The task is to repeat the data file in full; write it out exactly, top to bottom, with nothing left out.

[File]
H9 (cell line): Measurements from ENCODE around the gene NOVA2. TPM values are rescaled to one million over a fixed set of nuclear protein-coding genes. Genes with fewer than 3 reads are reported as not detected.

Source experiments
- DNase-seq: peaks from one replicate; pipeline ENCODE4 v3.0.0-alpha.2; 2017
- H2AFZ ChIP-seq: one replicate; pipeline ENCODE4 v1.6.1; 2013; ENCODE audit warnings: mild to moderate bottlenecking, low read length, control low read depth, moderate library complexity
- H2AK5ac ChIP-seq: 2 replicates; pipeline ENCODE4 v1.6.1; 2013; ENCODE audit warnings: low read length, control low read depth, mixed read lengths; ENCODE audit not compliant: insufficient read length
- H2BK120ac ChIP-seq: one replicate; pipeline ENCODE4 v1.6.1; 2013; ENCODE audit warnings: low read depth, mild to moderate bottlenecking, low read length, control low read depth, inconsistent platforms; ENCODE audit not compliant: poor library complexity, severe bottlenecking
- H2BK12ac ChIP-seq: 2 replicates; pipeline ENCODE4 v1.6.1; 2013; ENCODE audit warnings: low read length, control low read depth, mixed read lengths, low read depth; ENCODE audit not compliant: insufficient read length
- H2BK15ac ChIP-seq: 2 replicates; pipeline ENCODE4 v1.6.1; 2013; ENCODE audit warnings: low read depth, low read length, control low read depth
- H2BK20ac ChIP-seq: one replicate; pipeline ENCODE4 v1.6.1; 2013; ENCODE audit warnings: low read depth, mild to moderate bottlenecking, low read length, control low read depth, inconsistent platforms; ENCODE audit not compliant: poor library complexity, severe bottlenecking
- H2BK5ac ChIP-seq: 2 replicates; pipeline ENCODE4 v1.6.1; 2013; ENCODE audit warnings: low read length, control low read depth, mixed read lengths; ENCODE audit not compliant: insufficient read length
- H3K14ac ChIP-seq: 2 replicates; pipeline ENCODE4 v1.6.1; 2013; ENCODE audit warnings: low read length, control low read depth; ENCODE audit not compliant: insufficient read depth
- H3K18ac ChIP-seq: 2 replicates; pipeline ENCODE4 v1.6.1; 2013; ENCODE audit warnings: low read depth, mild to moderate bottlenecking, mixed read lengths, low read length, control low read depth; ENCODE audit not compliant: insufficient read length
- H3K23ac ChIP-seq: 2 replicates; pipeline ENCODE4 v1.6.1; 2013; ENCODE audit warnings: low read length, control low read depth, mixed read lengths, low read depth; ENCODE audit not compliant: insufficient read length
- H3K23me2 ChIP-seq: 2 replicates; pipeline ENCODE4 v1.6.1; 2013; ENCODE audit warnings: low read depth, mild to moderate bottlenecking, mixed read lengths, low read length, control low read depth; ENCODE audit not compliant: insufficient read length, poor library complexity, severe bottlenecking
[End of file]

H9 (cell line): Measurements from ENCODE around the gene NOVA2. TPM values are rescaled to one million over a fixed set of nuclear protein-coding genes. Genes with fewer than 3 reads are reported as not detected.

Source experiments
- DNase-seq: peaks from one replicate; pipeline ENCODE4 v3.0.0-alpha.2; 2017
- H2AFZ ChIP-seq: one replicate; pipeline ENCODE4 v1.6.1; 2013; ENCODE audit warnings: mild to moderate bottlenecking, low read length, control low read depth, moderate library complexity
- H2AK5ac ChIP-seq: 2 replicates; pipeline ENCODE4 v1.6.1; 2013; ENCODE audit warnings: low read length, control low read depth, mixed read lengths; ENCODE audit not compliant: insufficient read length
- H2BK120ac ChIP-seq: one replicate; pipeline ENCODE4 v1.6.1; 2013; ENCODE audit warnings: low read depth, mild to moderate bottlenecking, low read length, control low read depth, inconsistent platforms; ENCODE audit not compliant: poor library complexity, severe bottlenecking
- H2BK12ac ChIP-seq: 2 replicates; pipeline ENCODE4 v1.6.1; 2013; ENCODE audit warnings: low read length, control low read depth, mixed read lengths, low read depth; ENCODE audit not compliant: insufficient read length
- H2BK15ac ChIP-seq: 2 replicates; pipeline ENCODE4 v1.6.1; 2013; ENCODE audit warnings: low read depth, low read length, control low read depth
- H2BK20ac ChIP-seq: one replicate; pipeline ENCODE4 v1.6.1; 2013; ENCODE audit warnings: low read depth, mild to moderate bottlenecking, low read length, control low read depth, inconsistent platforms; ENCODE audit not compliant: poor library complexity, severe bottlenecking
- H2BK5ac ChIP-seq: 2 replicates; pipeline ENCODE4 v1.6.1; 2013; ENCODE audit warnings: low read length, control low read depth, mixed read lengths; ENCODE audit not compliant: insufficient read length
- H3K14ac ChIP-seq: 2 replicates; pipeline ENCODE4 v1.6.1; 2013; ENCODE audit warnings: low read length, control low read depth; ENCODE audit not compliant: insufficient read depth
- H3K18ac ChIP-seq: 2 replicates; pipeline ENCODE4 v1.6.1; 2013; ENCODE audit warnings: low read depth, mild to moderate bottlenecking, mixed read lengths, low read length, control low read depth; ENCODE audit not compliant: insufficient read length
- H3K23ac ChIP-seq: 2 replicates; pipeline ENCODE4 v1.6.1; 2013; ENCODE audit warnings: low read length, control low read depth, mixed read lengths, low read depth; ENCODE audit not compliant: insufficient read length
- H3K23me2 ChIP-seq: 2 replicates; pipeline ENCODE4 v1.6.1; 2013; ENCODE audit warnings: low read depth, mild to moderate bottlenecking, mixed read lengths, low read length, control low read depth; ENCODE audit not compliant: insufficient read length, poor library complexity, severe bottlenecking